Crumbles

When Buttered Crumbs left home at the tender age of 17, the first recipe I had to call home and ask Old Mother Crumb for was apple crumble.

There’s nothing like a good crumble to invoke feelings of nostalgia, home and comfort. Even better, it’s hard to make a bad crumble (though it does happen) because they’re so wonderfully easy, no fancy equipment or special ingredients required. In fact, it really gets on my nerves when food writers try to add “cheffy” touches to a pudding whose best feature is it’s humbleness.

It’s easy to give in to the “curse of knowledge” and assume that somehow everyone instinctivly knows how to make something so simple. But, of course, they don’t. We all have to start somewhere. Does the world need another crumble recipe? Probably not, but I’m going to give you the benefit of my (quickly counts on fingers) twenty-six years of crumble-making, recipe-tweaking experience; and give you the recipe for the best crumble I, at least, have ever tasted.

It might seem strange and a lot of bother to use a mixture of butter and margarine, but you get a crispier crumble that still has plenty of flavour. All butter can give you a dry crumble that tastes too rich, all margarine and it lacks flavour and sets quite hard. Obviously you can use one or the other if you prefer.

Quinces are quite hard to find these days. Check your local farmers market, ethnic supermarket (they’re much more popular in Eastern Europe), or maybe someone you know has a tree in their garden. You could replace the quince with a large pear if you like.

Apple and Quince Crumble Serves 4-6

  • 3 cooking apples
  • 1 quince (or a large pear)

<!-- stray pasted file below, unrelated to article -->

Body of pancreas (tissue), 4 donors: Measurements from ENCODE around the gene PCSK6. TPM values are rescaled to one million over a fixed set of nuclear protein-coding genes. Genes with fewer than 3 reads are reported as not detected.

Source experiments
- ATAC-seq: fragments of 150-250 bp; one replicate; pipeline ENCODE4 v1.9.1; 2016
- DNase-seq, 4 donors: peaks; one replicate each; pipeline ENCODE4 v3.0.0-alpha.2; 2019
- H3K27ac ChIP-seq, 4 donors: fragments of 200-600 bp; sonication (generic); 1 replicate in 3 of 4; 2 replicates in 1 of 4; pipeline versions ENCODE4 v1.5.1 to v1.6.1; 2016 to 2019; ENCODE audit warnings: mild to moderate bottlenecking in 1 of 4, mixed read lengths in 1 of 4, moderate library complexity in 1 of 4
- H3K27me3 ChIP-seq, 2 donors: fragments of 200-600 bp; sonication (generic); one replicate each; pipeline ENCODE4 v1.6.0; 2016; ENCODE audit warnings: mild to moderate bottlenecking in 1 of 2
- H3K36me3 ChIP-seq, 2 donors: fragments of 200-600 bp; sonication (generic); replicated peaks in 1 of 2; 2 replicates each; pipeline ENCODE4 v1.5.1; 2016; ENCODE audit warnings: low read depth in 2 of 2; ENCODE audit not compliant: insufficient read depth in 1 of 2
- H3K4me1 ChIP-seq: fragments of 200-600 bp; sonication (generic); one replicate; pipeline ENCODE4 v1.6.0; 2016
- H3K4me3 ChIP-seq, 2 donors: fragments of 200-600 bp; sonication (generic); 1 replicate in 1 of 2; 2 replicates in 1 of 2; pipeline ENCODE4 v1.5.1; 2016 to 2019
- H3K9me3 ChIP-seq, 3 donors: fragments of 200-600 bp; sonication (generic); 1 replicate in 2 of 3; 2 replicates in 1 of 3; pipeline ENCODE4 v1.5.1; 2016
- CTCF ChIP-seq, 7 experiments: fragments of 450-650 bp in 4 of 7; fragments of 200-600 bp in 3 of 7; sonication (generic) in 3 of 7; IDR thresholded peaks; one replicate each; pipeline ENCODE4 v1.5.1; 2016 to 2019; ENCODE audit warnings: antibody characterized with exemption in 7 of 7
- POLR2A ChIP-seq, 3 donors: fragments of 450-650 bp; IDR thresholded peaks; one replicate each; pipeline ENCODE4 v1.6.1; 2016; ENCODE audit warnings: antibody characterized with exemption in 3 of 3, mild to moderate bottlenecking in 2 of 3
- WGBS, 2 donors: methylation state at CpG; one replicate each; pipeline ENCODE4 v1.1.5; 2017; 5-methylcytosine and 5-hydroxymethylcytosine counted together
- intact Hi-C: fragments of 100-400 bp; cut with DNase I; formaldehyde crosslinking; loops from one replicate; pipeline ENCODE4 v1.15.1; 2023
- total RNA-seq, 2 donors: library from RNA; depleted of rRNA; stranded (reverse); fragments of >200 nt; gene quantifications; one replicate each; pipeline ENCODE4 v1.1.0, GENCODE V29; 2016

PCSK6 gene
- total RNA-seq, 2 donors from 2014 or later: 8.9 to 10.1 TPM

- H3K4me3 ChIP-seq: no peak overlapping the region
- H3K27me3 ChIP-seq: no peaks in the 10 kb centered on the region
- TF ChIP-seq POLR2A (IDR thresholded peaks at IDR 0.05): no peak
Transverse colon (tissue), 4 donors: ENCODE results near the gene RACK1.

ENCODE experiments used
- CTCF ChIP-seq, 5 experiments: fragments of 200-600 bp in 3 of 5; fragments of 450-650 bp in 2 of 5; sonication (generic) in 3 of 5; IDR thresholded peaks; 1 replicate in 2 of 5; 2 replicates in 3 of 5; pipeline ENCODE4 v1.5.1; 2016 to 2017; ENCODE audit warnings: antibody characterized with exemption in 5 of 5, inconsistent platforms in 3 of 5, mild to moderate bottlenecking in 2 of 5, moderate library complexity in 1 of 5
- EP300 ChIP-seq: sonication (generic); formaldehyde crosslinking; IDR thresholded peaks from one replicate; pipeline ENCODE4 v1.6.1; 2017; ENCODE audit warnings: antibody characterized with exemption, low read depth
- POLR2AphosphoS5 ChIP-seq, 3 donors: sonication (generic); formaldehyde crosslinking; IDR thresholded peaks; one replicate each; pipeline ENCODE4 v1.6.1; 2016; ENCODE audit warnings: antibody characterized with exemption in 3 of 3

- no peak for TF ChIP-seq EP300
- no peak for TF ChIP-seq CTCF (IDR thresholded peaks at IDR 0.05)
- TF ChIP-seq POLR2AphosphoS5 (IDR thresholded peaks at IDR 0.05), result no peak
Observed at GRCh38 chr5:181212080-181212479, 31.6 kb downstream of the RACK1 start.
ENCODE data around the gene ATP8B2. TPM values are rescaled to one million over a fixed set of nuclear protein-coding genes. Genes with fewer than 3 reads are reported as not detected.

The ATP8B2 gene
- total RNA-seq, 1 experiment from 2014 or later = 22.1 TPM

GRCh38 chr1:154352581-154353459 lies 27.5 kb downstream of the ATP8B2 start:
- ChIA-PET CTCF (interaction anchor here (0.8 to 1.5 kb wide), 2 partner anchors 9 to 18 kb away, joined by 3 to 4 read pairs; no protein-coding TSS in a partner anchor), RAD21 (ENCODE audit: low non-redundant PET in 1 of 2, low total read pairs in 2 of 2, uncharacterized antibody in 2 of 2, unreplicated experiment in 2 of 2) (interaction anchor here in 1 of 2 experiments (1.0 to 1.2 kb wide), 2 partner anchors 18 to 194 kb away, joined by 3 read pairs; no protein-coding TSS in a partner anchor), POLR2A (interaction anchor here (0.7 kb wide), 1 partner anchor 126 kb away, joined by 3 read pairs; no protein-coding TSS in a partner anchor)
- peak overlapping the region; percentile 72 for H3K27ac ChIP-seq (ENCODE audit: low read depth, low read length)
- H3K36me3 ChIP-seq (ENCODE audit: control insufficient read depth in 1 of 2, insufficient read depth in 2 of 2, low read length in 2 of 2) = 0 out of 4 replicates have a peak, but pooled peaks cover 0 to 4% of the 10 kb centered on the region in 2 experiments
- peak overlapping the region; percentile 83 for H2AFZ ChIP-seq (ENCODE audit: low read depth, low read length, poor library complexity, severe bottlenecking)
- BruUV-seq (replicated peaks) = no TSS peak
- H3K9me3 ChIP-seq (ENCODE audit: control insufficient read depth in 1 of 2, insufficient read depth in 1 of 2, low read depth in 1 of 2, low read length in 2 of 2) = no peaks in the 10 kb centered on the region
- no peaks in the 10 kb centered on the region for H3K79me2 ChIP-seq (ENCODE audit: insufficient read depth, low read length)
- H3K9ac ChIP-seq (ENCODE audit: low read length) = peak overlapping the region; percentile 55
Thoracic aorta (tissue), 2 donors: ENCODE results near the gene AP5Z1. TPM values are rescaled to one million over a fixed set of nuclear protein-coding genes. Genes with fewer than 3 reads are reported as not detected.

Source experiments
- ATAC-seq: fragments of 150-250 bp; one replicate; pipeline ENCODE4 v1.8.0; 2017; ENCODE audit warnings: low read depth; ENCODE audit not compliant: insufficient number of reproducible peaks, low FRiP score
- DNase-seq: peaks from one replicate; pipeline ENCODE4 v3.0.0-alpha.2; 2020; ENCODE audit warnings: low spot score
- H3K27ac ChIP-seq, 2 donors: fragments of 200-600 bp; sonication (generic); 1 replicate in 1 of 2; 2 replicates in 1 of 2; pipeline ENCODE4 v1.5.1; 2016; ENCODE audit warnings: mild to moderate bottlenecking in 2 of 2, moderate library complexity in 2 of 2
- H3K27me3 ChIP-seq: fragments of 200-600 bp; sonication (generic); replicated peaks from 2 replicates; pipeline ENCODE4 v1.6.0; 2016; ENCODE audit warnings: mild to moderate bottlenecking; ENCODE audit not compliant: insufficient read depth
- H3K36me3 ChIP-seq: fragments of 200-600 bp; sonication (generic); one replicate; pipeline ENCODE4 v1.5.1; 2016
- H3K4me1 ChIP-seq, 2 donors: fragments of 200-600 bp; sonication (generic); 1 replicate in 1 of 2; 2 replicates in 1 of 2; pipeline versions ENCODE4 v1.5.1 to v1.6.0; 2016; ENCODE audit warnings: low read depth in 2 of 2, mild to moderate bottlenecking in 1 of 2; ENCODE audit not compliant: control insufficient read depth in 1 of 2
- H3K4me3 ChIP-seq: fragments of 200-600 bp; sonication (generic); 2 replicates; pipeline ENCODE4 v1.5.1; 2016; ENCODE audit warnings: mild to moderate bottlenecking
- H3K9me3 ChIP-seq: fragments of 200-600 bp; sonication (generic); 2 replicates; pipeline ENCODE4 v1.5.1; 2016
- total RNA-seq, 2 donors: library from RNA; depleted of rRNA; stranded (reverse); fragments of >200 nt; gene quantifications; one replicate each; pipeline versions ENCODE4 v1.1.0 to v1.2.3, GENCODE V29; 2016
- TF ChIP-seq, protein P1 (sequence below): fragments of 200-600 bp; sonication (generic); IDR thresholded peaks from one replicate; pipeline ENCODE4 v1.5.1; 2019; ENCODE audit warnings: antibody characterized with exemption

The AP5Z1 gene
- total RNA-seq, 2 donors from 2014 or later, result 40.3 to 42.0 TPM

• 90g golden granulated sugar
  • 150g (5oz) plain flour
  • 30g (1oz) rolled oats
  • 45g butter
  • 45g margarine (you can use 90g of butter or 90g of marg if you need to)
  • 2tbsp sugar

You’ll also need a casserole dish that holds at least 1lt. Mine measures 25x15x6cm.

Method:

Peel, core and slice the apples. Slice them fairly thin so they cook at the same rate as the crumble, too thick and they might still be hard when the topping is cooked.

Cover the base of the casserole dish with half of the sliced apple. Sprinkle one third of the sugar over the fruit.

Thinly slice the quince (or pear) and layer it over the apple. Sprinkle another third of the sugar over the fruit.

Finish with another layer of apple and the rest of the sugar. Set aside while you make the crumble topping.

To make the crumble:

Combine the flour, oats and sugar in a bowl. Add the butter and margarine.

Rub the fat into the flour with your fingertips, until it resembles bread crumbs. Seriously. If you can’t imagine what that looks like, see the picture below.

Spread the crumble mix over the fruit. Bake in the oven at 180/160 fan/gas mark 3, for 40 minutes to an hour. The crumble should be golden brown, and you will be able to see the soft fruit bubbling around the edges.

You can serve straight away, but it will be VERY HOT! It’s better to let it cool for 15 mins, or while you make the custard. This amount of crumble will need a pint (600ml) of custard.

It’s generally accepted that crumbles were invented during WW2, when rationing made it difficult get enough ingredients to make a traditional pie.